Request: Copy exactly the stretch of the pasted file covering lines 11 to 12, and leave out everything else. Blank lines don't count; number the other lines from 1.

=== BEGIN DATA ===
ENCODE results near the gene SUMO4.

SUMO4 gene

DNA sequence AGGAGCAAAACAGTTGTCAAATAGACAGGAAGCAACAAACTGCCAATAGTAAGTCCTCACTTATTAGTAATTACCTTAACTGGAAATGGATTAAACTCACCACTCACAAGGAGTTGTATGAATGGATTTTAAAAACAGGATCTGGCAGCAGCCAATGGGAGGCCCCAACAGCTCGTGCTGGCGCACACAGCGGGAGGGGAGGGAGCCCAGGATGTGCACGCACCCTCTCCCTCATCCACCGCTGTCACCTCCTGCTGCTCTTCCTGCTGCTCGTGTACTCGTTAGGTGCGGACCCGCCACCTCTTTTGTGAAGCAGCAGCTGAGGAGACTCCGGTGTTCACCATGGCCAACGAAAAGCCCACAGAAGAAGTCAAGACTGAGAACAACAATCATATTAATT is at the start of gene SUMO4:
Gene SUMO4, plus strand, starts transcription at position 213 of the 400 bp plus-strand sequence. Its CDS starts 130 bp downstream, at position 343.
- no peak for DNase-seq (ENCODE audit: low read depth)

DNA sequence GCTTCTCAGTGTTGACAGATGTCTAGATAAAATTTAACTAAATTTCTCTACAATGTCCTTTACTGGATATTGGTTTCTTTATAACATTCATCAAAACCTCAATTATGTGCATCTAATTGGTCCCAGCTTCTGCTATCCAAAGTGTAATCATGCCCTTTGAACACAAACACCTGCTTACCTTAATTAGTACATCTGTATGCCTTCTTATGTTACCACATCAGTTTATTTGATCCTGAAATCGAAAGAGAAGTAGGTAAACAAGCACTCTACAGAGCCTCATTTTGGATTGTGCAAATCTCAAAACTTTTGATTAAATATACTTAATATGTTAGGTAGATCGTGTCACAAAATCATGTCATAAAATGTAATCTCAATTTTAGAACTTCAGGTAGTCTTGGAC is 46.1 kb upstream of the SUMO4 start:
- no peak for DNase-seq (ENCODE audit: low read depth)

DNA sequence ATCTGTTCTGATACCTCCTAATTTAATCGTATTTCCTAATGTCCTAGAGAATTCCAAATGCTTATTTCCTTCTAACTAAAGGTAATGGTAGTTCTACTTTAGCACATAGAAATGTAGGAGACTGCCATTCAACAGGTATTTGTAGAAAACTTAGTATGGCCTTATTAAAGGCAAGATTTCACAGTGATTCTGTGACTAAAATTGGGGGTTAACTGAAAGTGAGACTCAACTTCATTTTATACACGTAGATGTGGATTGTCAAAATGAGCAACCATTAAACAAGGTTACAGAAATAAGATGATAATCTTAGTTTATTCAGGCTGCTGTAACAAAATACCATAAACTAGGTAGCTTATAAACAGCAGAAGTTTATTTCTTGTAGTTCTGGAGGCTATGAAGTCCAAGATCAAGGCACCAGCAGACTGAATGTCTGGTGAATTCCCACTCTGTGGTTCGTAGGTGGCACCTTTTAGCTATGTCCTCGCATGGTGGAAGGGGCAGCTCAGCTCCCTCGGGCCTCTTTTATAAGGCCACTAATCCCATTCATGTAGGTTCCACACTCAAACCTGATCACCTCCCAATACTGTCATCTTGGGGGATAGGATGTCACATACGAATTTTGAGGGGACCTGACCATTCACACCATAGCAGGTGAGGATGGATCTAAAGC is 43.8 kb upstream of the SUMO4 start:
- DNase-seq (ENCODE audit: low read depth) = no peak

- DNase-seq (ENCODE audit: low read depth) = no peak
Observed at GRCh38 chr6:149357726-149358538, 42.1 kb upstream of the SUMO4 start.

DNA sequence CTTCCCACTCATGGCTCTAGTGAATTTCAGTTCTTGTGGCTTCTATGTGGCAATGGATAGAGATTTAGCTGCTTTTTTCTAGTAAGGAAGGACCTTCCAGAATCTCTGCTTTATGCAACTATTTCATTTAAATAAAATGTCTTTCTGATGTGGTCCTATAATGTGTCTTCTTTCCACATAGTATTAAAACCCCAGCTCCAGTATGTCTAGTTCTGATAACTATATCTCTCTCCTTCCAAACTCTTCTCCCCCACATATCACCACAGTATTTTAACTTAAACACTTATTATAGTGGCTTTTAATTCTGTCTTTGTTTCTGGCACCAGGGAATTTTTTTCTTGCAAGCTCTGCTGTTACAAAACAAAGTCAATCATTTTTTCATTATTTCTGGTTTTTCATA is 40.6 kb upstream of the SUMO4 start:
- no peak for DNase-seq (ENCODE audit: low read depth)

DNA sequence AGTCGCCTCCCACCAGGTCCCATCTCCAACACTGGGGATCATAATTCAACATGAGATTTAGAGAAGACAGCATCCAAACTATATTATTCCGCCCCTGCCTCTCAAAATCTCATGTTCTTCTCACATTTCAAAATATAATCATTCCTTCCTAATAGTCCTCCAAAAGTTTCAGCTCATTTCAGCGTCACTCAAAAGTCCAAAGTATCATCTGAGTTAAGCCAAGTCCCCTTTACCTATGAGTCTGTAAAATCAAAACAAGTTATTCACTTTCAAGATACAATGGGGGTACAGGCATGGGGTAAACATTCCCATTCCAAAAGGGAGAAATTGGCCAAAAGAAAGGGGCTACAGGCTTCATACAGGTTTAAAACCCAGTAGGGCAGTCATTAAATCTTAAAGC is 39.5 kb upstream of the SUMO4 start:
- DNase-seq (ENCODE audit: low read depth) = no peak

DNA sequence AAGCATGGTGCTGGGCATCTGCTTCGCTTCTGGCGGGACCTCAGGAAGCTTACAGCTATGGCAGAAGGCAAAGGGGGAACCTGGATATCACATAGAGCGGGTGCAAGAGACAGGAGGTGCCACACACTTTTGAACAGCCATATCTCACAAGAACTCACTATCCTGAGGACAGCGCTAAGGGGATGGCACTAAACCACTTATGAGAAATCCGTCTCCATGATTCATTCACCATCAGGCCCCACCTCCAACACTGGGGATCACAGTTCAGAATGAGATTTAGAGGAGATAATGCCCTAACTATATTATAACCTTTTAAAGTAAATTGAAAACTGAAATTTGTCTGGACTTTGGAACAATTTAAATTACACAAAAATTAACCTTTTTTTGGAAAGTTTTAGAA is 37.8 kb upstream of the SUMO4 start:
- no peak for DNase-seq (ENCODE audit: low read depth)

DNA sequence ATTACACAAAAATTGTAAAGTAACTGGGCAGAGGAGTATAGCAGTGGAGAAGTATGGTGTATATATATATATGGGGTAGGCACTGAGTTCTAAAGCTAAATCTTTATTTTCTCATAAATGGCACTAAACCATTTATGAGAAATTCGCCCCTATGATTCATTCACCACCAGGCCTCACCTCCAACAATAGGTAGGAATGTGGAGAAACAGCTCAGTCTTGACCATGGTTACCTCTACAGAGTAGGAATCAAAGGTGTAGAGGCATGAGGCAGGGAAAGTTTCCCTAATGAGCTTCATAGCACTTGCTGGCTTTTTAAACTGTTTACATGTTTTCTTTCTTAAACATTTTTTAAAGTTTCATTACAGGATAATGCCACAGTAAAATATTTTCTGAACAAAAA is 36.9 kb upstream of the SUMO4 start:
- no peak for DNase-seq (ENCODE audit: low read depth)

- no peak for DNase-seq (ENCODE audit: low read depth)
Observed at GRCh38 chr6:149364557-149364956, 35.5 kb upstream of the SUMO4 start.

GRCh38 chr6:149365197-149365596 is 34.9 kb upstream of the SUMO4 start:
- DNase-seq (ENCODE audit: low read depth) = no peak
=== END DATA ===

Observed at GRCh38 chr6:149357726-149358538, 42.1 kb upstream of the SUMO4 start.

DNA sequence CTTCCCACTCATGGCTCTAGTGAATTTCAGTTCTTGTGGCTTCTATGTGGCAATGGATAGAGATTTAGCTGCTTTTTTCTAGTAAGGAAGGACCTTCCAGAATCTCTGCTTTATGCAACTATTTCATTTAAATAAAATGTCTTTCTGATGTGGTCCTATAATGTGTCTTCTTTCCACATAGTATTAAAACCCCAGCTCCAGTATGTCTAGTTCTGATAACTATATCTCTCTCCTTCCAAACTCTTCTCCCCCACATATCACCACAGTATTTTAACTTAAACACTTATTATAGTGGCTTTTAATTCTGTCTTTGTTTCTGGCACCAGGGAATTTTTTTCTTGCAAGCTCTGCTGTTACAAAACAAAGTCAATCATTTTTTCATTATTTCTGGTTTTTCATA is 40.6 kb upstream of the SUMO4 start: